Walking up and going to a job you don’t like is hard. We need to work because we have monthly financial obligations like rent and bills to pay, but does that mean we should be unhappy? If the sound of your alarm clock makes you want to hit the snooze button and the thought of waking up in the morning makes you want to call in sick, it may be time to find a new job.
Does that sound like you?
Starting a new job is scary. Starting over can be unsettling because the familiar is comfortable, however if you truly want to wake up in the morning and go to a job you love – and that isn’t currently the case – then you need to find a new job.
If you feel like this than maybe you’re having a bad day or maybe you’re truly unhappy at work. Maybe you’re happy at work, but want to move on to a new opportunity. People leave their jobs for a variety of reasons.
Here are four ways you know it’s time to find a new job:
If you’re bored at work
Lack of interest in what you’re doing for eight hours a day makes the day very long. This may sound weird, but I’ve quit a job in the past because I was bored. Some people said I should have stayed because I was being paid to do very little work, but the truth was I wanted more.
I didn’t feel my skills were being used to their full advantage and I truly didn’t enjoy the work – so I looked for a new opportunity that I would be passionate about.
If the passion is gone
According to Forbes, a lack of passion for what you’re doing is a definite sign it’s time to find a new job. “If you’re not waking up most mornings with a feeling of excitement towards your job. That feeling you had when you first started working there–thinking about all the possibilities and contributions ahead with a sense of glee—is gone. If you’re not doing what you love, you will never tap your true potential. It will just continue to be a job and eventually each day will seem more of a grind.”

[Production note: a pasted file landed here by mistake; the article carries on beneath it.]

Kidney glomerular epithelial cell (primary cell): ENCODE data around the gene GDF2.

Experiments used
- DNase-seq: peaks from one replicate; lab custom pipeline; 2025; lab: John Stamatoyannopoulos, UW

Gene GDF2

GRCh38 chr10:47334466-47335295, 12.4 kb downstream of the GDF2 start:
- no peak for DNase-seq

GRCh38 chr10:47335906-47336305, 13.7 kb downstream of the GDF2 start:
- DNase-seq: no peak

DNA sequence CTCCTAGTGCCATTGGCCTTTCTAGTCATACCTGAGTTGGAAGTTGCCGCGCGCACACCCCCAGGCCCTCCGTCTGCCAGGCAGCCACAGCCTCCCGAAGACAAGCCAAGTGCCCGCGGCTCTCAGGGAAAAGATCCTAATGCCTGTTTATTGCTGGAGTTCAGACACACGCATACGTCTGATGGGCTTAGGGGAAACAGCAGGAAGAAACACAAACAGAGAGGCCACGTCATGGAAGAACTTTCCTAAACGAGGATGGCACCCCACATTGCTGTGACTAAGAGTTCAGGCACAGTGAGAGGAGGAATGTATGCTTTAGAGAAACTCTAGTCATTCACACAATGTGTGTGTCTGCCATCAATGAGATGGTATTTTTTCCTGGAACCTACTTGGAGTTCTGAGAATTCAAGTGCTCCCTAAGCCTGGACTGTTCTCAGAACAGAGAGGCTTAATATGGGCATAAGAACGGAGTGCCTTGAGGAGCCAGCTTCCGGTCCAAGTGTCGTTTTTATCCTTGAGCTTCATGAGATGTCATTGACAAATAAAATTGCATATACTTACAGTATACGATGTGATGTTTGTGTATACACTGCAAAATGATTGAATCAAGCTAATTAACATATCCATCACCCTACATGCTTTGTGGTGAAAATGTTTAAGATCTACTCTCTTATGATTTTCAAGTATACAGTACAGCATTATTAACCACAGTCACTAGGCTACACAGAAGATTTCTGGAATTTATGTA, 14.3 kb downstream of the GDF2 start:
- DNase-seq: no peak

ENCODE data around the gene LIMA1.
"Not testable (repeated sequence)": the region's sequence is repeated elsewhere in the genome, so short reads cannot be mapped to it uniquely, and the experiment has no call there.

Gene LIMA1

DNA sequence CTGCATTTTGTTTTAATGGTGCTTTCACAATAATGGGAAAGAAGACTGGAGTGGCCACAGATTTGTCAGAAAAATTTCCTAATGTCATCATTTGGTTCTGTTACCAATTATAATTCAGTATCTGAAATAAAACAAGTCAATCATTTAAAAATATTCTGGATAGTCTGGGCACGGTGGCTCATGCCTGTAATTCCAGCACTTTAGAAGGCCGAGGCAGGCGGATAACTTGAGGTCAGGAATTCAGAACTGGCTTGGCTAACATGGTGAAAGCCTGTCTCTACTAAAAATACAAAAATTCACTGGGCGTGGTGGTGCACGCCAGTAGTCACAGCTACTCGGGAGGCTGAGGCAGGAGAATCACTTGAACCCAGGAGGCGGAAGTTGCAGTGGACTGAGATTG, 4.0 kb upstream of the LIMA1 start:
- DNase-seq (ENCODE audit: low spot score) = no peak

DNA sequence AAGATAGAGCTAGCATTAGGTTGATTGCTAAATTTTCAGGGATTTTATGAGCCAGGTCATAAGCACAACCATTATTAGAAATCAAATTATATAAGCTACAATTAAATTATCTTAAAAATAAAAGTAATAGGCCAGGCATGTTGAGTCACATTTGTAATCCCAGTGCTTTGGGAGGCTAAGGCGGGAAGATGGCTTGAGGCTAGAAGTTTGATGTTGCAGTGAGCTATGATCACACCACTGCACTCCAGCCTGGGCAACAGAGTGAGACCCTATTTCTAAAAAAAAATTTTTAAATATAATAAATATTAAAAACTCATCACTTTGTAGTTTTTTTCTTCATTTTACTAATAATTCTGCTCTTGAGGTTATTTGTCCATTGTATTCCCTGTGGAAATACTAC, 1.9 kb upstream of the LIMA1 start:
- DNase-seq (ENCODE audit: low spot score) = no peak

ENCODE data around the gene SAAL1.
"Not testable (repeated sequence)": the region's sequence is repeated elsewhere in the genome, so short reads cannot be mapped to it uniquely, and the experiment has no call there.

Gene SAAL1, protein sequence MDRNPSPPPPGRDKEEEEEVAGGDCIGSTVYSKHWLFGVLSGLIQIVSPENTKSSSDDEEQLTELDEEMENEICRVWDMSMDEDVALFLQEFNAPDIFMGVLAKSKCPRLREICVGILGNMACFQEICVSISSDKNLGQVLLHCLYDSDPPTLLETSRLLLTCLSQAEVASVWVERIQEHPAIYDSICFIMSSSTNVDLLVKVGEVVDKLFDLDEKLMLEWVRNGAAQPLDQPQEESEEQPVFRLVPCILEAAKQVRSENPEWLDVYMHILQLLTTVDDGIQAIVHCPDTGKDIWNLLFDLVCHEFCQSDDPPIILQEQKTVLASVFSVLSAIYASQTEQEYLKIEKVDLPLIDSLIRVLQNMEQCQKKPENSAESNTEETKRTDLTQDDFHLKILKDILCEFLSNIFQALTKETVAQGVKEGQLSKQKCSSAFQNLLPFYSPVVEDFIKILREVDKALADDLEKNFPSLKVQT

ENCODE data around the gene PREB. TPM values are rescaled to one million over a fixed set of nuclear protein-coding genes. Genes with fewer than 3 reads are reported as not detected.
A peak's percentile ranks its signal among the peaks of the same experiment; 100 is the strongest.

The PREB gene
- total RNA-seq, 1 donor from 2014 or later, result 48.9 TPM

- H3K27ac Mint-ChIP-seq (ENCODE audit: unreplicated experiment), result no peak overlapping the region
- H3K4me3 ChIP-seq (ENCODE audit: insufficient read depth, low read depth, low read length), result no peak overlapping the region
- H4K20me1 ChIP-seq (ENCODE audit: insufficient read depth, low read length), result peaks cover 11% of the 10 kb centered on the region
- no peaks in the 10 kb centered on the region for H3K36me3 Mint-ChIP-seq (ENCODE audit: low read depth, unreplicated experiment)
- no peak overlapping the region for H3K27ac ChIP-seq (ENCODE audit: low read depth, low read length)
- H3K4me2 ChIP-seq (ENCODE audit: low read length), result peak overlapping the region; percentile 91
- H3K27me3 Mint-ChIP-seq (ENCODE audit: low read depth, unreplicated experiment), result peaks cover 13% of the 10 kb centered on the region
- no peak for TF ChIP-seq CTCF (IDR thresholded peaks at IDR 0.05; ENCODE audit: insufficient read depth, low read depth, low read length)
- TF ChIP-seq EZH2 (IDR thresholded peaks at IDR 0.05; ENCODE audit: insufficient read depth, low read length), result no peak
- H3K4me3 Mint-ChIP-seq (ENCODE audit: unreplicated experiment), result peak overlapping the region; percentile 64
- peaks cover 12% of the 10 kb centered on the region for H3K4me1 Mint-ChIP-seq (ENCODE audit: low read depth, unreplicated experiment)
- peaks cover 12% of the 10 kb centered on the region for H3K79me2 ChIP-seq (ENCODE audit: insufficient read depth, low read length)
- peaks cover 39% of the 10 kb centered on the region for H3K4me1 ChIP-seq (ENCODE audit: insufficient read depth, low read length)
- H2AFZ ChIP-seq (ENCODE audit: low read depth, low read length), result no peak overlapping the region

If you want more responsibility
Maybe you want to take the next step in your career and your current employer can’t offer it to you. Some people may wait it out and others may start looking outside their current company. If your current job is bearable and you don’t want to start over at a new company, then you can stick around until the perfect opportunity comes up – but how long is too long to wait?
It may be best to continue performing at your current job while looking around to see what’s out there in the job market. If you happen to stumble upon the perfect opportunity, then send in your application. In the mean time, you still have a regular paycheck coming in.
If your salary is non-negotiable
Starting a new job may be scary, but it’s also a new beginning – and that’s exciting. Although I’m not a fan of change, starting a new job is an opportunity to start over with new colleagues, a new daily routine, new responsibilities and a new salary.
I’ve left a job in the past for the exact same job with a new company and a higher salary. To tell you the truth it was a good decision. I liked my job, but the low salary made me unmotivated to give 100%. Once I found an employer who was willing to pay what I was worth I was motivated to give 110% every single day. Three years and three promotions later I’m still with this employer today.
When did you know it was time to find a new job?
We were discussing this today. We both love the work we do (I am self employed, he has his own business as well as a full time marketing gig). However, we have certain expectations in terms of promotions, responsibility etc and if they aren’t met within our time frames, we’d both make changes. For him, that means a new job.
The biggest aspect to me has always been if there is no room to grow (as in promotions, new skills, expand my knowledge), it’s time to move on.
I’m kind of on the fence now. I really enjoy what I do, I have a great work-life balance, and I’m well thought of. The issue is that I feel like I’ve peaked. At some point, it may be time to look for a new challenge.
But on the flip side, I’ve been in places where I’ve absolutely hated my job, so I’m always grateful that I’m not in that situation.